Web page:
Associate Professor | Group Leader | Senior Research Fellow+617 3845 3679
Associate Professor David Harrich studied Experimental Pathology at the University of California where he obtained a PhD in 1994 regarding HIV-1/AIDS research. Prior to that, he worked for United Energy Corporation (Redwood City, California) on a project to create a sustainable integrated energy farm.
Associate Professor Harrich was recruited by International Genetic Engineering Inc. (Santa Monica, California) to work on a project that developed an in vitro xanthan gum synthesis system. The xanthan was used to improve crude oil extraction from deep wells. In 1989 he began HIV-1, HTLV-1 and HTLV-2 investigations at the University of California in Los Angeles. These highly cited early studies focused on identification of viral and cellular proteins required for transcription of viral mRNA. His post-doctoral training at University of Texas Southwestern Medical Center in 1995 focused on the role of the viral Tat protein in HIV-1 reverse transcription.
In 1997, he relocated to Brisbane, Australia to become Unit Head of AIDS Research at the Sir Albert Sakzewski Virus Research Centre. As a Senior Research Fellow for the National Centre for HIV Virology Research, his lab discovered how the HIV Tat protein regulated viral DNA synthesis, discovered inhibitors of virus replication and laid the ground work and developed methods required to identify cellular proteins that regulated early steps in HIV-1 replication. He was recruited by QIMR Berghofer MRI in 2002 and was appointed Lab Head of HIV and Molecular Virology laboratory, and subsequently promoted to Group Leader in 2009.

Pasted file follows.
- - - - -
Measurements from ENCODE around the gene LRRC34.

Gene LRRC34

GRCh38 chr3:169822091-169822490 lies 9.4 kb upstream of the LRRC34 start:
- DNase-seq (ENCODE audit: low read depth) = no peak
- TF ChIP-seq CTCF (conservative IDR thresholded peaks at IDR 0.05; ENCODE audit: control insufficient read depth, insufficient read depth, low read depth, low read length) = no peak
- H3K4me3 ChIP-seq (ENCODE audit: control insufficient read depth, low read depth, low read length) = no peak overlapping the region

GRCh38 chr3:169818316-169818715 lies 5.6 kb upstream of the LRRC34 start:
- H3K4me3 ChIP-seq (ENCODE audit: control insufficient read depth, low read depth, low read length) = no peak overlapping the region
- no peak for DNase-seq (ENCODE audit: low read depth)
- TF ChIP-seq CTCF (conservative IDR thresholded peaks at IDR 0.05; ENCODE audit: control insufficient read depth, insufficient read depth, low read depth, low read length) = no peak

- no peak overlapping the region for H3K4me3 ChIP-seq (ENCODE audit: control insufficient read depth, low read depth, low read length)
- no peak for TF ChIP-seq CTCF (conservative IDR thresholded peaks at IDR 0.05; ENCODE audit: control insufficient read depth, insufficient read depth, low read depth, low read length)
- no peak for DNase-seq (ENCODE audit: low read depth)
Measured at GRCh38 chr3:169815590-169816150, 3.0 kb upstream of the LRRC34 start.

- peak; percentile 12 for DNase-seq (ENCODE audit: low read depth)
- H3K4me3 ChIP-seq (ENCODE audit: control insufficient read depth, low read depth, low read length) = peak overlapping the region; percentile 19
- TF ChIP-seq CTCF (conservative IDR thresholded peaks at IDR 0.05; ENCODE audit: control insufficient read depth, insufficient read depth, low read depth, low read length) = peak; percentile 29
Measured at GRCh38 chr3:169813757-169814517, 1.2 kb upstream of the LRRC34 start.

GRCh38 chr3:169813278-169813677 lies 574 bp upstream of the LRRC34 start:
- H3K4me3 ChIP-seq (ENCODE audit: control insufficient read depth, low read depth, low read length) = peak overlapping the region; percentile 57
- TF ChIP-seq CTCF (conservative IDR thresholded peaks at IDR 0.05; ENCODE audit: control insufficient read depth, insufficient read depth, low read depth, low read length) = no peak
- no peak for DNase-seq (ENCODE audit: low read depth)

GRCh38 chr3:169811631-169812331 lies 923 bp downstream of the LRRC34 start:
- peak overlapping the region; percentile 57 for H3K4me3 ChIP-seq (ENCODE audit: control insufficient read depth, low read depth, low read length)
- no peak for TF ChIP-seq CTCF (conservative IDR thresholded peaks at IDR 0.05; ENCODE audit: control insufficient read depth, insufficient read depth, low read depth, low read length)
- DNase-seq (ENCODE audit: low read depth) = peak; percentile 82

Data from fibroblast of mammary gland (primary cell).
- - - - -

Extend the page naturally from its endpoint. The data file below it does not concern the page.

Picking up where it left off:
His research discovered a potent antiviral protein called Nullbasic that was awarded a USA patent. Another focus of his research discovered a key cellular protein that regulates the HIV-1 reverse transcription. This world leading research showed that the eukaryotic translation elongation factor 1 alpha (eEF1A) directly bound to HIV-1 reverse transcriptase (RT). Importantly, small molecules that blocked eEF1A interaction with RT represented a new class of anti-HIV-1 inhibitor. In 2017, his research into dengue virus led to the development of a novel in vitro production system making dengue defective interfering particles (DIPs). This successful project demonstrated potent inhibition of all dengue virus serotypes using DIP technology. The DIP production system was issued a provisional patent and recently attracted an Innovator Award from the Wellcome Trust. The DIP platform technology is applicable to other RNA viruses such and Zika and SARS-Co-V2.
1994: PhD, Experimental Pathology, University of California
BA, Biochemistry, Molecular and Cell Biology, University of California